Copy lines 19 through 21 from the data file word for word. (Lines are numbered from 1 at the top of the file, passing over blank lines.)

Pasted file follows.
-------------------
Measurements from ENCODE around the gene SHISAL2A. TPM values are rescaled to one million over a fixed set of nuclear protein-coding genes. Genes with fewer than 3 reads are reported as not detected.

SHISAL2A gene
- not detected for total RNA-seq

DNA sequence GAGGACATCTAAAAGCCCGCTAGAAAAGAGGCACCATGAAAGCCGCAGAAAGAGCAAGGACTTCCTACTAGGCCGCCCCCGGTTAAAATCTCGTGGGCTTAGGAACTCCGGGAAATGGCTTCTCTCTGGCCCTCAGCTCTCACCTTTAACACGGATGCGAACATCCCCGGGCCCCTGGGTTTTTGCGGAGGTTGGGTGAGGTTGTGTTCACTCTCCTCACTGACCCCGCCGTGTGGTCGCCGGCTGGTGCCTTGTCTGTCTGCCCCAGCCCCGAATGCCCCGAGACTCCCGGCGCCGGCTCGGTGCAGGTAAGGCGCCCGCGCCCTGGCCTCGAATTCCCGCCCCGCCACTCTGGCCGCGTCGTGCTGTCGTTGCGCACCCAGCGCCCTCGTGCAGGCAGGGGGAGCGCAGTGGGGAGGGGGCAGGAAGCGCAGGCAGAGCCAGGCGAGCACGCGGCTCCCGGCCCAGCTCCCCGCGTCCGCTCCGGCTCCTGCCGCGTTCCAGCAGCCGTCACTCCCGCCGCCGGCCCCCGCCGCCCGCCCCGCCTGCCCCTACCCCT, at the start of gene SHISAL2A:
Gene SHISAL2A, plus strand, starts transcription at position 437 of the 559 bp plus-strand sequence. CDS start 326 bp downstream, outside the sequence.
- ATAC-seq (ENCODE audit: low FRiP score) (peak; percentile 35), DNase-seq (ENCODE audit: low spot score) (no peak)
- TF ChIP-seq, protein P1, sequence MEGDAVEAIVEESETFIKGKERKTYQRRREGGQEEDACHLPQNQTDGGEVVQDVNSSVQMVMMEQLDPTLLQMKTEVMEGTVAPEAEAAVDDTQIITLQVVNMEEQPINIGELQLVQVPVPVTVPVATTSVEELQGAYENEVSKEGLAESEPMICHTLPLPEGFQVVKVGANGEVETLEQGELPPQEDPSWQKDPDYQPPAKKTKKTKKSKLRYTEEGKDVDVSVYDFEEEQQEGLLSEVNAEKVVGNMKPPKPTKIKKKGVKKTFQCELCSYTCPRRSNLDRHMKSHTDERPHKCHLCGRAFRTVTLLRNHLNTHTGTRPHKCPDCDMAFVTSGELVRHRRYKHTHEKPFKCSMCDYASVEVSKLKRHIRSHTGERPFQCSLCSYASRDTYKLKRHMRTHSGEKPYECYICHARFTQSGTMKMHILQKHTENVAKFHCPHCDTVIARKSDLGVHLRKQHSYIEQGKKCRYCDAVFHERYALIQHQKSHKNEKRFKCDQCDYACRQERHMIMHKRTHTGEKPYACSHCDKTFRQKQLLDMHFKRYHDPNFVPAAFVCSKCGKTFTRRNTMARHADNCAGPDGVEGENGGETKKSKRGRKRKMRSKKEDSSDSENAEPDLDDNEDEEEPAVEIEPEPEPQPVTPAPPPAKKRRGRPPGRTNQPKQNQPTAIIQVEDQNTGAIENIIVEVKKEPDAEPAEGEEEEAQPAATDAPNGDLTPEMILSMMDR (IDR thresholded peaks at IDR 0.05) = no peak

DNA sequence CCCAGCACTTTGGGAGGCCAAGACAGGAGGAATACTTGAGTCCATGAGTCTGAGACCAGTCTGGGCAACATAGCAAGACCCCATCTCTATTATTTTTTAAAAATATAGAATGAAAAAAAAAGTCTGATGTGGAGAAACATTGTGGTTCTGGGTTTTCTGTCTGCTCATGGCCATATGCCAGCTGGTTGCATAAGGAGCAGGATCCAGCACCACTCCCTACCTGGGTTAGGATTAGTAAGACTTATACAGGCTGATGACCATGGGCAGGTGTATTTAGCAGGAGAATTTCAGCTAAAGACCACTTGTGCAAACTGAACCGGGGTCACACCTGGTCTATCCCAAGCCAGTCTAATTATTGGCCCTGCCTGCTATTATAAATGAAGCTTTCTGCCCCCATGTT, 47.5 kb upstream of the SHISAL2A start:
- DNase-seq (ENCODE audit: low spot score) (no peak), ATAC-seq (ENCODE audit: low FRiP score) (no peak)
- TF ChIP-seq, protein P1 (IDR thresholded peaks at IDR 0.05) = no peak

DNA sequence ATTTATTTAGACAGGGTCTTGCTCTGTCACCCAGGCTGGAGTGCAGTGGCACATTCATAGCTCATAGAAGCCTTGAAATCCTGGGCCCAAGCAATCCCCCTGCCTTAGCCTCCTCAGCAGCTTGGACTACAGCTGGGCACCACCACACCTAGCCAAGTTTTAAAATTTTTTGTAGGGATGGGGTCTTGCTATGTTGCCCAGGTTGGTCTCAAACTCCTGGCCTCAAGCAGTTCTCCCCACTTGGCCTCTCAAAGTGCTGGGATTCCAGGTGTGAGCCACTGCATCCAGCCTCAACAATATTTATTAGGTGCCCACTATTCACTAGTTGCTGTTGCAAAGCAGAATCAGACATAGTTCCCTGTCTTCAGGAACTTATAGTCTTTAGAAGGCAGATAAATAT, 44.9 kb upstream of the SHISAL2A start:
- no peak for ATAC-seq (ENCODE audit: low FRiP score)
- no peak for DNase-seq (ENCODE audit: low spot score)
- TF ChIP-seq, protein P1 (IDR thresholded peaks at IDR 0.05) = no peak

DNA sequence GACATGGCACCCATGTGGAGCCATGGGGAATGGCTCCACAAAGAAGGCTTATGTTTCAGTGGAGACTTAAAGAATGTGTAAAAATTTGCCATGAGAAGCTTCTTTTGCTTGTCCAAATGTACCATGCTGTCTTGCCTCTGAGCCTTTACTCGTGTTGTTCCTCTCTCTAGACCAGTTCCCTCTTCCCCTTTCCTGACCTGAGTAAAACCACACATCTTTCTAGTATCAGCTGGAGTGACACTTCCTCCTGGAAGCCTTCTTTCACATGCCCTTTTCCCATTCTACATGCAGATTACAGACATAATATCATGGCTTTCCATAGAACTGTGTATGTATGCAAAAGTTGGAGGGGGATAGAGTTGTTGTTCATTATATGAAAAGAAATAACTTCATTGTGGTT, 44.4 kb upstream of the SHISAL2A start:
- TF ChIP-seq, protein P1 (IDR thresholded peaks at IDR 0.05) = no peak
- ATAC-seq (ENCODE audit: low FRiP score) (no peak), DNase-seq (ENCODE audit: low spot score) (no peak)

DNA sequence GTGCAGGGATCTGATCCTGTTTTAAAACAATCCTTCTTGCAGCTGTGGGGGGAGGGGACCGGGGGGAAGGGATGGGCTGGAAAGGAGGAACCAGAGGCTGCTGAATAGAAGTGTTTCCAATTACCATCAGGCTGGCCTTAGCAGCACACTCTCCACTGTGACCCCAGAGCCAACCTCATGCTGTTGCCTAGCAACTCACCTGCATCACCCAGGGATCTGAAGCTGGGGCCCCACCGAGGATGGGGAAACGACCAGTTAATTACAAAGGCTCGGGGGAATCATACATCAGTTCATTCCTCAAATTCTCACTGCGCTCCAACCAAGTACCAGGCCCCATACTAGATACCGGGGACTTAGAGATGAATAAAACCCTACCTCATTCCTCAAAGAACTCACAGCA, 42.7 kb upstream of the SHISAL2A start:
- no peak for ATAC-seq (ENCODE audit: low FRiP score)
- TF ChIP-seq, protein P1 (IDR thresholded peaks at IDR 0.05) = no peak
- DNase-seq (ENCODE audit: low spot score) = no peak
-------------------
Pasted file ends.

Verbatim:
- no peak for ATAC-seq (ENCODE audit: low FRiP score)
- TF ChIP-seq, protein P1 (IDR thresholded peaks at IDR 0.05) = no peak
- DNase-seq (ENCODE audit: low spot score) = no peak